Singing for fish.
Her first words to me were: “Hi there. Want to come help me sing?”
She was no more than six years old, and she had been sitting on the dock, fishing rod in hand, for about ten minutes before I walked by. Her dad sat seven or eight feet away, holding a book in his hands, periodically wiping the sleep out of his eyes while he watched his daughter peer into the water, searching for fish.
“She wakes up so early every Sunday morning, and I need to get her out of the house so she doesn’t wake her mom up, so I bring her here to this dock to fish.”
With his permission, I approached the young girl and asked her what she meant by “help her sing.” She was holding a fishing rod and staring across Mirror Lake at 8am on a Sunday morning; I couldn’t figure out what role singing had to play in her activities, so I had to ask her.
For her, the connection was clear.
She never caught any fish when she was out fishing on Sunday mornings with her dad, but when he went fishing with his friends, he always came home with a sizable catch. Determined to discover the reason for his success, she had spent the past few weeks asking her dad all about his fishing trips and how they were different from what they did together on Sunday mornings.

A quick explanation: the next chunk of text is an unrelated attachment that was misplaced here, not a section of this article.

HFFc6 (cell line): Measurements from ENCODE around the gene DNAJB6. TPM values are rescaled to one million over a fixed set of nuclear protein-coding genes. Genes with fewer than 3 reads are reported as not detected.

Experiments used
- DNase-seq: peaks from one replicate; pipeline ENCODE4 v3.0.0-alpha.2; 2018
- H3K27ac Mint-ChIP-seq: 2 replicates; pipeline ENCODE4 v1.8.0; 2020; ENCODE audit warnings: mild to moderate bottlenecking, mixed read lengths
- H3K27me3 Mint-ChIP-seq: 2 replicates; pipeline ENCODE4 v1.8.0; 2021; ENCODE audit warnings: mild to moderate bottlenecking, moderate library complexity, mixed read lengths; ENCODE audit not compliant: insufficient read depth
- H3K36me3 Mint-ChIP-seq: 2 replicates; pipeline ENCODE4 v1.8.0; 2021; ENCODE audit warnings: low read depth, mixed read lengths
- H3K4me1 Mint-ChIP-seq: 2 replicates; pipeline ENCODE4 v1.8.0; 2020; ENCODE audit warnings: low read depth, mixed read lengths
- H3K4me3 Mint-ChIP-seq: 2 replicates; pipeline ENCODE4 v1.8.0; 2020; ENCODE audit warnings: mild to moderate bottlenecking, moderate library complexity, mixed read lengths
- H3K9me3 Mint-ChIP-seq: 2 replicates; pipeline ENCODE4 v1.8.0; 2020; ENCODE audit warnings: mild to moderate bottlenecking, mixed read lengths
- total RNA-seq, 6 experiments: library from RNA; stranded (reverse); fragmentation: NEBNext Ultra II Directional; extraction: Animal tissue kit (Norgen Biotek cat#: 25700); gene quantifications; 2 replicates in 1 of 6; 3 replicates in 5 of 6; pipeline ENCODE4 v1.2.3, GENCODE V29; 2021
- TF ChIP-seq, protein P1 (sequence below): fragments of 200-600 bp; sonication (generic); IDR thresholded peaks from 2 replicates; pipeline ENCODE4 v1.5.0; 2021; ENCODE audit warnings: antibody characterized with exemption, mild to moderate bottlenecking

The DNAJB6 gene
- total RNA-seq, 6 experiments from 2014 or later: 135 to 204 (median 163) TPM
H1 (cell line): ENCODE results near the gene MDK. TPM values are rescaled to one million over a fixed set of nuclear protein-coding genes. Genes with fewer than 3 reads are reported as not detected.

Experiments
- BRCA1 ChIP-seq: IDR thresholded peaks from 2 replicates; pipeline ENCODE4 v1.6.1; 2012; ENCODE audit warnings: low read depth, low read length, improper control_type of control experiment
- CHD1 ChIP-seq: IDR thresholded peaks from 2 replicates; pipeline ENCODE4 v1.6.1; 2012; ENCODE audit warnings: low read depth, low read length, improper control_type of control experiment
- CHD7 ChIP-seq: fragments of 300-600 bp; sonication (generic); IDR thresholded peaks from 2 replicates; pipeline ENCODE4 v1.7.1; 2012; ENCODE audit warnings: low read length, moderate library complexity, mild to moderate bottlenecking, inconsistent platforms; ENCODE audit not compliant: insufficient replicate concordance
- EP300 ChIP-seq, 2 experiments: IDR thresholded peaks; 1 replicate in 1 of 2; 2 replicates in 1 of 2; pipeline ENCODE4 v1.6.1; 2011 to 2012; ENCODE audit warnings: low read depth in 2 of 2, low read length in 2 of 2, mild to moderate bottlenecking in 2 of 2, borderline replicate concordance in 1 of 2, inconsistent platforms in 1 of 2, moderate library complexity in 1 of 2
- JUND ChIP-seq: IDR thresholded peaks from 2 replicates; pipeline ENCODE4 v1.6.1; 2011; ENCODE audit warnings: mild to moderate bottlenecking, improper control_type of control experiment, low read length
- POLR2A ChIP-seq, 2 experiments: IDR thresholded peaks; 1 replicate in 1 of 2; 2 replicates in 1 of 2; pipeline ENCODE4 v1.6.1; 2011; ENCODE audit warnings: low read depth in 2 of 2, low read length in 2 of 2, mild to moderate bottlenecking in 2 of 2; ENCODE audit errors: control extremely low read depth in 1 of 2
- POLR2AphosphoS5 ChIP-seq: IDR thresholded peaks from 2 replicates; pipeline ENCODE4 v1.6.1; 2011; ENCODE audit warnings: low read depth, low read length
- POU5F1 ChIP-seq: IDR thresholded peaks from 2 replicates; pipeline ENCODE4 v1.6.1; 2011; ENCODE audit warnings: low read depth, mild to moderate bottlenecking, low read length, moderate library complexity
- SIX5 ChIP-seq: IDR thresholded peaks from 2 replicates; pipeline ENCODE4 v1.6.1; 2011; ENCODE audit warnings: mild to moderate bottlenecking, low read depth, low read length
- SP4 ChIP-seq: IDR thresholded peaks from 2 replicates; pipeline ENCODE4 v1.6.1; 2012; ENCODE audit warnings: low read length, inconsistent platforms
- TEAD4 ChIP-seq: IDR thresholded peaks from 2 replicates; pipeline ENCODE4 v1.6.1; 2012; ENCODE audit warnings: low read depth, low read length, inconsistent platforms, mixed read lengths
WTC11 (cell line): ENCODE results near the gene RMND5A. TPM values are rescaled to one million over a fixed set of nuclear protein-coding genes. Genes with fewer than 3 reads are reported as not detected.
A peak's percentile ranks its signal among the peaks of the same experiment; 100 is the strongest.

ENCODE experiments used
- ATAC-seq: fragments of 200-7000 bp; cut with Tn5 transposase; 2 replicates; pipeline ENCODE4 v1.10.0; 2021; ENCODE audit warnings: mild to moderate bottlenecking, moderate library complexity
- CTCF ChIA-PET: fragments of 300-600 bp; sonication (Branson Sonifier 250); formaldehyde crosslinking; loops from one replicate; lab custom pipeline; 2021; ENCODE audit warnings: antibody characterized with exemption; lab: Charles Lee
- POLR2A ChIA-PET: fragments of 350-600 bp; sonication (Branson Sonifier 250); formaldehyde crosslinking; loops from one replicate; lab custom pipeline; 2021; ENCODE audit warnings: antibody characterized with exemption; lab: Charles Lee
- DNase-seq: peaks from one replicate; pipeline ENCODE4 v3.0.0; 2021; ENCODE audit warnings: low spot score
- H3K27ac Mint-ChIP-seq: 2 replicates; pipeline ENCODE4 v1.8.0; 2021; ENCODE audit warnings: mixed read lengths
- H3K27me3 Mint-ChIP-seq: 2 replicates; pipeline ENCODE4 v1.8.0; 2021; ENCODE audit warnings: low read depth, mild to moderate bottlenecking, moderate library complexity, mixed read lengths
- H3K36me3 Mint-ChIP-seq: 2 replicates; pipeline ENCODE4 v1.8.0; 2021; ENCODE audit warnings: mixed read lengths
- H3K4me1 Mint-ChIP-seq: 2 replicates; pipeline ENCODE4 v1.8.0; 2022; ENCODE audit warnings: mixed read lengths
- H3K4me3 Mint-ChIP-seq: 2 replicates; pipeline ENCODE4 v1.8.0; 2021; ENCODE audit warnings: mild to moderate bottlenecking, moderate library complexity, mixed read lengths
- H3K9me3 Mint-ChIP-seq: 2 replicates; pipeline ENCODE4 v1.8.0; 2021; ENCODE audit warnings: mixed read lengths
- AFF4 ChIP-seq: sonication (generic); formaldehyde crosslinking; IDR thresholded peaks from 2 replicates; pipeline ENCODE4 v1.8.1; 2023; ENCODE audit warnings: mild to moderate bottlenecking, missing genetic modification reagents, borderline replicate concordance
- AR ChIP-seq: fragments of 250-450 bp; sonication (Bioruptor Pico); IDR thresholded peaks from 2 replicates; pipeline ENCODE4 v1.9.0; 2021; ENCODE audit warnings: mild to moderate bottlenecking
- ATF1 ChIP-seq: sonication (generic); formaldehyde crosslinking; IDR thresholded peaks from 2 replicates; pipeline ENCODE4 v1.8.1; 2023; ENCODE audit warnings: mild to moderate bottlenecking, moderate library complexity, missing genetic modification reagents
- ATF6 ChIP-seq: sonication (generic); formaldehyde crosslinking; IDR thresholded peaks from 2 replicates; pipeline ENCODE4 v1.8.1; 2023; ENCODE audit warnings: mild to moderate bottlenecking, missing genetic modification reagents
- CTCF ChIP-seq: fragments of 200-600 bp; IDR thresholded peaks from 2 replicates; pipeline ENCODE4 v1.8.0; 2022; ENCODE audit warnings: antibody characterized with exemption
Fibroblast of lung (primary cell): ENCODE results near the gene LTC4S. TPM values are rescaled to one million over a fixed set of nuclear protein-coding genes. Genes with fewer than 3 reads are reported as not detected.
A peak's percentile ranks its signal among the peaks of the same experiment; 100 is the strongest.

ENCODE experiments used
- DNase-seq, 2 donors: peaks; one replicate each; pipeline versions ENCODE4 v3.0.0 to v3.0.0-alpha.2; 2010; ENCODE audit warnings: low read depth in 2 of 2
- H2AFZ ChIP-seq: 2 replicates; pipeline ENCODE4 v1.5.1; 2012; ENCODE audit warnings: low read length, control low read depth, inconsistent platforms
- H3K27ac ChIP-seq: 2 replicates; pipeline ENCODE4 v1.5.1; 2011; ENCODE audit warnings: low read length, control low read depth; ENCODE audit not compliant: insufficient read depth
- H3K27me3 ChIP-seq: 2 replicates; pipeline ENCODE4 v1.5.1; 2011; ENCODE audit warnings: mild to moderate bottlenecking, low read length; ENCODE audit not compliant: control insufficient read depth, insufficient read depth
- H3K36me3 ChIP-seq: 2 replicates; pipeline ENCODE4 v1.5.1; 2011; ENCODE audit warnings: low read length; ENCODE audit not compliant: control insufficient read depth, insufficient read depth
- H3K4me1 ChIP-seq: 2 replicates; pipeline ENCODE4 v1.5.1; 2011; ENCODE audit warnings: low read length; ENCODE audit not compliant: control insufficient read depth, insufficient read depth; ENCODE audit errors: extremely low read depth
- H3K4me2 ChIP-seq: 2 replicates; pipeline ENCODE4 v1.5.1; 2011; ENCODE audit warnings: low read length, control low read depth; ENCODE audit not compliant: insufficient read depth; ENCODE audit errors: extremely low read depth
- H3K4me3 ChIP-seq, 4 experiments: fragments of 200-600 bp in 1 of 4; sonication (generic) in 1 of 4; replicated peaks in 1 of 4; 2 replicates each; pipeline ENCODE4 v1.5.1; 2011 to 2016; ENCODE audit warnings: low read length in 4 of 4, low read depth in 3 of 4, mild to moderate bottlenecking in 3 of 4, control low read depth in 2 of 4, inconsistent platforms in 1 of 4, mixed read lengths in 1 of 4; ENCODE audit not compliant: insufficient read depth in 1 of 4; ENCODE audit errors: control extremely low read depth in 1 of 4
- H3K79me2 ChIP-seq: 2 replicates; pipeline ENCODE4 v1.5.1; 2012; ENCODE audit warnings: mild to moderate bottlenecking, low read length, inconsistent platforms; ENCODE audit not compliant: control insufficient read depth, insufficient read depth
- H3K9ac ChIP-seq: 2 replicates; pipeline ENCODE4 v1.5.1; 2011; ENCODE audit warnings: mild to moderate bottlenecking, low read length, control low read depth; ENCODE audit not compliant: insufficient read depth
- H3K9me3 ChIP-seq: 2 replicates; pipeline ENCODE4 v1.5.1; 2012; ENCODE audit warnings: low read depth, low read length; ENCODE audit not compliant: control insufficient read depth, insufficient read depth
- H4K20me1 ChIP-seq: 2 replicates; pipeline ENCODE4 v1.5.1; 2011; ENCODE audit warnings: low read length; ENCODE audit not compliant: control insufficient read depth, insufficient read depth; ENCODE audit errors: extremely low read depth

She had eventually discovered the recipe for his success, or at least she thought she had: when daddy went out fishing, he and his friends always played music from the boat. Her lack of music was the reason she always came home empty-handed.
Hence the singing.
There, on a dock on Mirror Lake at 8am on a Sunday morning, a six-year-old and I sat, fishing rod in hand, loudly singing Selena Gomez and Taylor Swift songs while her dad napped a few feet away and while the rest of the lakeside community slept soundly in their beds.
We didn’t catch anything that morning, but she was convinced it was because we didn’t sing loudly enough. She would try again next week.
Things don’t always work out for us they way they work out for others.
So we learn. We examine what they do, learn from their successes, and try new ways of doing things — whether at work or in our romantic lives or sitting on a dock in the Muskokas — until we finally succeed.
Sometimes we don’t succeed. Sometimes our efforts feel as futile as singing pop songs into the water in the hopes of attracting fish. Even then, we corral our friends to help us out and come back to try again next week.
Sometimes, we don’t succeed, and that’s okay. All that matters is that we keep learning, and that we keep trying.
One day, we’ll catch that fish.